This is a season of love, a season of spending time with family, and a season for creating memories.

It’s a beautifully wrapped package that might be slightly different this year, but Nate Eckert, pastor of Webb Chapel United Methodist Church, believes people can still find hope and happiness in the Christmas season.

Even though the holidays tend to be stressful, said Four County Counseling Center’s Dawn Griffith, director of nursing, especially for individuals suffering a mental health illness, the season could be easier if extra efforts were made to reach out to each other.

“People need to connect with others,” said Melissa Robertson, director of adult intensive and residential services with Four County.

When COVID hit in March, there was a slight increase in the number of people dealing with mental health issues. The forced isolation did not help anyone’s situation – isolation often leads to depression, and people who experience depression often want to remain alone, so it’s a cyclical effect that could put undue strain on a person, according to Griffith. However, with technology readily available, she said it has made staying in contact with loved ones easier. Through such communication options as Facebook, Skype, and Zoom, people have been able to keep up on the ins-and-outs of each other’s lives.

And maybe that’s how many people will be celebrating Christmas today. Maybe there won’t be a big meal with dozens of family members surrounding it. Maybe there won’t be a gathering of family and friends.

Or maybe, families will focus on the traditions that may have long been shoved to the back-burner. People are limited on their funds or they’ve lost family members, said Mary Babb, licensed mental health counselor and owner of Bringing Hope Counseling, 810 Michigan Ave. “I keep hearing from my clients how much more important it is that we’re spending time with people.”

Christmas isn’t about a bunch of gifts or how much money is spent, Babb said. “It’s about quality time that is being spent with people. For some, that means going back to their faith, to that part of their lives that they let fall to the side. Now, they’re putting meaning into Christmas that maybe hasn’t been there in a while.”

But no matter how a person chooses to spend today, whether alone, on the phone, or with a small group, Babb said this season has been different. “Money is tight. People are laid off or quarantined – when quarantined, they may not be getting paid.”

So, it’s back to the basics this season – it’s not being caught up in the commercial trap, she said. “It’s baking cookies or going outside to do something together when you can.”

“If Christmas shows us anything, especially the original Christmas story on the first Christmas Day, the hope we’re looking for is not what we’re constantly surrounded by,” said Eckert. “Hope comes in unexpected ways and places.”

“We shouldn’t focus on the uncertainty, confusion, stress, and chaos that have been brought into our lives. To gain hope and be in hope is to be focused on things we have not yet seen,” he said, quoting Hebrews.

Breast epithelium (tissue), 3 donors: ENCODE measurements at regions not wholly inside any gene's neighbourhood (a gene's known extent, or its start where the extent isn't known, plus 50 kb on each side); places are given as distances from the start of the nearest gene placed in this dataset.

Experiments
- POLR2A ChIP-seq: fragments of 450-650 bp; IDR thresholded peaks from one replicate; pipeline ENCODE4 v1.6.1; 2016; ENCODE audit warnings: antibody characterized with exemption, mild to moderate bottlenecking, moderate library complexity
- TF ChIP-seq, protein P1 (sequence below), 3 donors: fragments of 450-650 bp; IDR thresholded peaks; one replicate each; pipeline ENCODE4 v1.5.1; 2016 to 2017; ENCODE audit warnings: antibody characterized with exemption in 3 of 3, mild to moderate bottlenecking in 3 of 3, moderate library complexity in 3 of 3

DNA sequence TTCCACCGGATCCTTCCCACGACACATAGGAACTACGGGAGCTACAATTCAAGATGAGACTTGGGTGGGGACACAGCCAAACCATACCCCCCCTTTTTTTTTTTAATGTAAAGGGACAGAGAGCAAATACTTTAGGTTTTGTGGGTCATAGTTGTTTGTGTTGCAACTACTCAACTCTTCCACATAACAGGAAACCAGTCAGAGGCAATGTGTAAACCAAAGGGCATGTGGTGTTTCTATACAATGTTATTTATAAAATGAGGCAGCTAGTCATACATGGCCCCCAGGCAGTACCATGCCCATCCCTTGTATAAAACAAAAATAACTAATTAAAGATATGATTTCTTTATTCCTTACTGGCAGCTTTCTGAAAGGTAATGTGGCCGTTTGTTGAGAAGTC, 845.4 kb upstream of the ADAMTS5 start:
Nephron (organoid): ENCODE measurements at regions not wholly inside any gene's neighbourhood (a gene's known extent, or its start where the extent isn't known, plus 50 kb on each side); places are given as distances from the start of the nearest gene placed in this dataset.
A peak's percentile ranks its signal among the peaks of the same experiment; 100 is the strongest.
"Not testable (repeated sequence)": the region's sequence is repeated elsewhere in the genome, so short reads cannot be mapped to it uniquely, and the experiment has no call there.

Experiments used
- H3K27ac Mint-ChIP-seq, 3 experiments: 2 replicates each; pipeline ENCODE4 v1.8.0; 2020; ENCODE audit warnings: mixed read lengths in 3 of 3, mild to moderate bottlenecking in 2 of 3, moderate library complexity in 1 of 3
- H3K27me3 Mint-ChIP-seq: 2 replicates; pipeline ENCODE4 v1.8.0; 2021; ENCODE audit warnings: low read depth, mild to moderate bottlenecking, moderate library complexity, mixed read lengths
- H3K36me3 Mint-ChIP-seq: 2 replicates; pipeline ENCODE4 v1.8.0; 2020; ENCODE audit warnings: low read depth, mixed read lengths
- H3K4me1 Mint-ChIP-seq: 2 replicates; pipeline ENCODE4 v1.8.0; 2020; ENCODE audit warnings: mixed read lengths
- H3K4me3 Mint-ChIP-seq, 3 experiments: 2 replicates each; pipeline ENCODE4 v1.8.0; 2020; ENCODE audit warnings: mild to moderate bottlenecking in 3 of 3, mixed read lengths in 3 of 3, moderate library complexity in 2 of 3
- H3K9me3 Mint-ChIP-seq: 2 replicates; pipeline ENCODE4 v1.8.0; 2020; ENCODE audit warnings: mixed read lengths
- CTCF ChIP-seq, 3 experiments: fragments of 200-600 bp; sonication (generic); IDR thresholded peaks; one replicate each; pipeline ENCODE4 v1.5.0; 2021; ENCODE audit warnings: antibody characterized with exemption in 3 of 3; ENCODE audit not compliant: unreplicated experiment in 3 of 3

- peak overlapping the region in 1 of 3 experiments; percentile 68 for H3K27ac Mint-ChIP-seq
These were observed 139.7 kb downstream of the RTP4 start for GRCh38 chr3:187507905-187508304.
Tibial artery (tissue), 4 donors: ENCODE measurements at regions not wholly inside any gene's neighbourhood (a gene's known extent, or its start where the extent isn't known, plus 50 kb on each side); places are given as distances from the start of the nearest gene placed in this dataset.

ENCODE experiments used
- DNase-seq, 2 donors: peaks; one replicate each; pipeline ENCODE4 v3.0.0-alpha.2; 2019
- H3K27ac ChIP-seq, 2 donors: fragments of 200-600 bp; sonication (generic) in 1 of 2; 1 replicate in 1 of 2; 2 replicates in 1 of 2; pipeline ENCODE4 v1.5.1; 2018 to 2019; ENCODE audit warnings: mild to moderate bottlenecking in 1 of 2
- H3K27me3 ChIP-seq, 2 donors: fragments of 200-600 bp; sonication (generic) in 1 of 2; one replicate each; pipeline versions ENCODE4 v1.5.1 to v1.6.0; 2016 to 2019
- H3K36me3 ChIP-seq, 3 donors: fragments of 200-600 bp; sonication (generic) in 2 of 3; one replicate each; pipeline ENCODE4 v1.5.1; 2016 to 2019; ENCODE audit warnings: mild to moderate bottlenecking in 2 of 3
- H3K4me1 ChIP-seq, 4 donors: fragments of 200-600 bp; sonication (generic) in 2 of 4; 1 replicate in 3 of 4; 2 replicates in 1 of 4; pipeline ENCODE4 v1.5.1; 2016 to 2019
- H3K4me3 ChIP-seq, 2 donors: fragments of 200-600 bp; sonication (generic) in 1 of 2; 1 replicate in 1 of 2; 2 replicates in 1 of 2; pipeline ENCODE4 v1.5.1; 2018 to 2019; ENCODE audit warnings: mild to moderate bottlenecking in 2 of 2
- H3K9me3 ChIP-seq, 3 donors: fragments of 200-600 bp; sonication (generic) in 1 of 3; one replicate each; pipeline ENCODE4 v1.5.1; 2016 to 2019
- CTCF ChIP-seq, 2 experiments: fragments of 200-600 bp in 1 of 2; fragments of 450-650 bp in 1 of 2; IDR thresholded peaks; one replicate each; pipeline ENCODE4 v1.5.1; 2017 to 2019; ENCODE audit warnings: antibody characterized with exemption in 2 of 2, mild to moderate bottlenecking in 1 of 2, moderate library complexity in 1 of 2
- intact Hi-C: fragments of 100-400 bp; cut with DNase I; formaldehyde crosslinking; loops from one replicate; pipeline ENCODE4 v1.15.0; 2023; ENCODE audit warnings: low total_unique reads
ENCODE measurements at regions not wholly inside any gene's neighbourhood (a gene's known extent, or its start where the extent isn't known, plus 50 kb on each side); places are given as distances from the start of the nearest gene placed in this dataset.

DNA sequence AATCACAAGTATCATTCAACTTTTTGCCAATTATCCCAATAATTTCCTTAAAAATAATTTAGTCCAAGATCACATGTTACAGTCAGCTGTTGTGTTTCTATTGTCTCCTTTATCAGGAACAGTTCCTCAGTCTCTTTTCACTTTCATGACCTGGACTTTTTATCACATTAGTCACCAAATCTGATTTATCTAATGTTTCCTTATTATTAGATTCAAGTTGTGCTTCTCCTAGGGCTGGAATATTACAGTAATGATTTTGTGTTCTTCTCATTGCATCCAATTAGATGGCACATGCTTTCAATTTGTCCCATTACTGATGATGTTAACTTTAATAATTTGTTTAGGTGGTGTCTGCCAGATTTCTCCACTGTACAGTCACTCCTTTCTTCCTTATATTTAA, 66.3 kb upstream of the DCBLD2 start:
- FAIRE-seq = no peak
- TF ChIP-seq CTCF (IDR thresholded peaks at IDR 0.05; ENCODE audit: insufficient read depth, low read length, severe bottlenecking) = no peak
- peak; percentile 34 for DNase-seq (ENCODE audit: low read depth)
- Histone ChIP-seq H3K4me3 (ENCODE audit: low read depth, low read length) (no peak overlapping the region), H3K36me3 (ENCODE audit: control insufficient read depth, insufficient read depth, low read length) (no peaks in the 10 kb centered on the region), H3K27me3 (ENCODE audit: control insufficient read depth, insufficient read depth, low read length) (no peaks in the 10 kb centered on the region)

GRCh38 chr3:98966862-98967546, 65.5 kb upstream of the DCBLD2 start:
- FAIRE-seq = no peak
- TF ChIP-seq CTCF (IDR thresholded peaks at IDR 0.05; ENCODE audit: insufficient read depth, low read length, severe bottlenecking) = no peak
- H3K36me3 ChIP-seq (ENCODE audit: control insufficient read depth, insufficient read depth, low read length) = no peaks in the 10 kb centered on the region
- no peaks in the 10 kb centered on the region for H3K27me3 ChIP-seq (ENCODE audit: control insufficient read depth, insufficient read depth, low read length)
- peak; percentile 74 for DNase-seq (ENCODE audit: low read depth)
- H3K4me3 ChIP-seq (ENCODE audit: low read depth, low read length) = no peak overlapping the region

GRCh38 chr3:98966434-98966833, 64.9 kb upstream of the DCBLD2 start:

And hope is what Christmas brings to the world.

It’s not a time to be fearful or a time to be worried. It’s a time to “impart hope to people by calling them and being there for them, to help them know they need not be afraid,” said Jeff Strite, preacher of the Church of Christ at Logansport, 2347 Burlington Ave. “If you’re a Christian, you have nothing to fear – it doesn’t mean you shouldn’t be cautious – but you must not allow fear to dominate your life. The minute you do, you shut yourself into a closet and stay there.”

That’s why Robertson said it’s important to reach out even during difficult times.

It’s also why Strite believes people need to find their hope in Jesus. “Many people view hope as a means of karma. People do bad things in life, so they balance with good works and hope they get into Heaven. That’s a false concept. We can never be good enough to earn God’s love. He loves you in spite of your sin. The only way to get to Heaven is by the blood of Jesus, not good works. That’s why God sent His son – Jesus became fully man so He could die for us, and He is fully God so He could save us.”

Retelling a story he previously shared with members of his congregation, Strite said there are cut flowers and potted plants – a person could follow the same steps: faithful watering, plenty of sunlight, and some tender loving care – but after a month, which arrangement looks better? Obviously, it would be the potted plant.

“That’s because it’s the root, not the fruit, that gives us life,” he said, adding that when a plague struck during the Roman Empire, the Christians were the ones who stayed behind when everyone sought to flee the city. “They were the ones who took care of those with the illness. The thing we have to understand is that [COVID] is a virus, and we are not going to escape it.”

People can find ways to cope with the times we’re living in and they can find ways to overcome the stressors, according to Strite. But until people recognize the significance of the birth of Christ, and the love God has for everyone, then living without fear is nearly impossible.

“You know that if you’re a Christian, you have nothing to fear,” he said.

Eckert agreed, saying that as people celebrate Jesus’ birth today, they should remain focused on the light that is ahead. “The light is Christ, and it’s His goodness, hopefulness, and redemption that we’re traveling toward.”

Reach Kristi Hileman at or 574-732-5150

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